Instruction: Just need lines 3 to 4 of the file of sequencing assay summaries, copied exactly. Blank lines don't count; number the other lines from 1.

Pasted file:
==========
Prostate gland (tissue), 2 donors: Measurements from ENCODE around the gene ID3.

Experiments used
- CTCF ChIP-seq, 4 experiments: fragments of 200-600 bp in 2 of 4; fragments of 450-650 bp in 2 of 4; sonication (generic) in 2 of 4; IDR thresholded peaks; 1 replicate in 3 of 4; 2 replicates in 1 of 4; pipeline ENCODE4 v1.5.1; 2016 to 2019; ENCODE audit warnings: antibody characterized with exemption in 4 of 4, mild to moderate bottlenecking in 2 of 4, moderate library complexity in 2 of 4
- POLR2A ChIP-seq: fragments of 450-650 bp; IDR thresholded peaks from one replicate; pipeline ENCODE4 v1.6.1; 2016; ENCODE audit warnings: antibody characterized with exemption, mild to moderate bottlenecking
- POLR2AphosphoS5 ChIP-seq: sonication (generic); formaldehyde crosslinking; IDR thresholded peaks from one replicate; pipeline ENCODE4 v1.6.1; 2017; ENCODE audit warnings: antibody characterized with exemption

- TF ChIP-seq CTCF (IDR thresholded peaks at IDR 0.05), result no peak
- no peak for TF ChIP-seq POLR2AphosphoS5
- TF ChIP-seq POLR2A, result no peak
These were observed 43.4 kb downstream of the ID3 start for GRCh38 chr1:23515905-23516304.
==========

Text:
- CTCF ChIP-seq, 4 experiments: fragments of 200-600 bp in 2 of 4; fragments of 450-650 bp in 2 of 4; sonication (generic) in 2 of 4; IDR thresholded peaks; 1 replicate in 3 of 4; 2 replicates in 1 of 4; pipeline ENCODE4 v1.5.1; 2016 to 2019; ENCODE audit warnings: antibody characterized with exemption in 4 of 4, mild to moderate bottlenecking in 2 of 4, moderate library complexity in 2 of 4
- POLR2A ChIP-seq: fragments of 450-650 bp; IDR thresholded peaks from one replicate; pipeline ENCODE4 v1.6.1; 2016; ENCODE audit warnings: antibody characterized with exemption, mild to moderate bottlenecking